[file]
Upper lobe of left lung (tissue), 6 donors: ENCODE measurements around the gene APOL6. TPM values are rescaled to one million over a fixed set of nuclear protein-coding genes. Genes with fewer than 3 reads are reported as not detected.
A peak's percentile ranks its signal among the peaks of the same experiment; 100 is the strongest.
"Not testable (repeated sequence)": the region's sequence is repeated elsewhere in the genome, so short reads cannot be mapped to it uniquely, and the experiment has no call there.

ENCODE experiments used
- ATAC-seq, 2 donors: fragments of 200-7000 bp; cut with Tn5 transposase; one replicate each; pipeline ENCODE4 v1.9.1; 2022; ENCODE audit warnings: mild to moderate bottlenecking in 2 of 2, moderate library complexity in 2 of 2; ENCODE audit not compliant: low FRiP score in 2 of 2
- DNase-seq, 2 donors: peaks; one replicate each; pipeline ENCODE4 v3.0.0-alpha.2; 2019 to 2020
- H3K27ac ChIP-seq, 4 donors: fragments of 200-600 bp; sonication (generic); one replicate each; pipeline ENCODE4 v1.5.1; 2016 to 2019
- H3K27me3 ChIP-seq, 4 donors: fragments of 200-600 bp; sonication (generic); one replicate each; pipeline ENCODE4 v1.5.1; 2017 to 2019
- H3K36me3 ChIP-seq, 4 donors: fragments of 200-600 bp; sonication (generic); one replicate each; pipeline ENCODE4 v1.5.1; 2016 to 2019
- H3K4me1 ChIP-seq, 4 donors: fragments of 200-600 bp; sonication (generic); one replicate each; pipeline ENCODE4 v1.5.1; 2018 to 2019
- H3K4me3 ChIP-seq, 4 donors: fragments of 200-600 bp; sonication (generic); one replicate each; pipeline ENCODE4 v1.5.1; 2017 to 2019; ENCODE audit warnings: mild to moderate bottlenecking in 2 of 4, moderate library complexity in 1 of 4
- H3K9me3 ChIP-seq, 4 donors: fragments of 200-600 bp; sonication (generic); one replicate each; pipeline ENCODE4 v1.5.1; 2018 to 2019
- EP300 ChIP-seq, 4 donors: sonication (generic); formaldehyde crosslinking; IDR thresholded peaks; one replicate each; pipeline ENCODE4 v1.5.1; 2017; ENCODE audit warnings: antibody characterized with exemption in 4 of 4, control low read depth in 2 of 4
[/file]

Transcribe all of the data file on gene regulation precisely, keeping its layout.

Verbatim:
Upper lobe of left lung (tissue), 6 donors: ENCODE measurements around the gene APOL6. TPM values are rescaled to one million over a fixed set of nuclear protein-coding genes. Genes with fewer than 3 reads are reported as not detected.
A peak's percentile ranks its signal among the peaks of the same experiment; 100 is the strongest.
"Not testable (repeated sequence)": the region's sequence is repeated elsewhere in the genome, so short reads cannot be mapped to it uniquely, and the experiment has no call there.

ENCODE experiments used
- ATAC-seq, 2 donors: fragments of 200-7000 bp; cut with Tn5 transposase; one replicate each; pipeline ENCODE4 v1.9.1; 2022; ENCODE audit warnings: mild to moderate bottlenecking in 2 of 2, moderate library complexity in 2 of 2; ENCODE audit not compliant: low FRiP score in 2 of 2
- DNase-seq, 2 donors: peaks; one replicate each; pipeline ENCODE4 v3.0.0-alpha.2; 2019 to 2020
- H3K27ac ChIP-seq, 4 donors: fragments of 200-600 bp; sonication (generic); one replicate each; pipeline ENCODE4 v1.5.1; 2016 to 2019
- H3K27me3 ChIP-seq, 4 donors: fragments of 200-600 bp; sonication (generic); one replicate each; pipeline ENCODE4 v1.5.1; 2017 to 2019
- H3K36me3 ChIP-seq, 4 donors: fragments of 200-600 bp; sonication (generic); one replicate each; pipeline ENCODE4 v1.5.1; 2016 to 2019
- H3K4me1 ChIP-seq, 4 donors: fragments of 200-600 bp; sonication (generic); one replicate each; pipeline ENCODE4 v1.5.1; 2018 to 2019
- H3K4me3 ChIP-seq, 4 donors: fragments of 200-600 bp; sonication (generic); one replicate each; pipeline ENCODE4 v1.5.1; 2017 to 2019; ENCODE audit warnings: mild to moderate bottlenecking in 2 of 4, moderate library complexity in 1 of 4
- H3K9me3 ChIP-seq, 4 donors: fragments of 200-600 bp; sonication (generic); one replicate each; pipeline ENCODE4 v1.5.1; 2018 to 2019
- EP300 ChIP-seq, 4 donors: sonication (generic); formaldehyde crosslinking; IDR thresholded peaks; one replicate each; pipeline ENCODE4 v1.5.1; 2017; ENCODE audit warnings: antibody characterized with exemption in 4 of 4, control low read depth in 2 of 4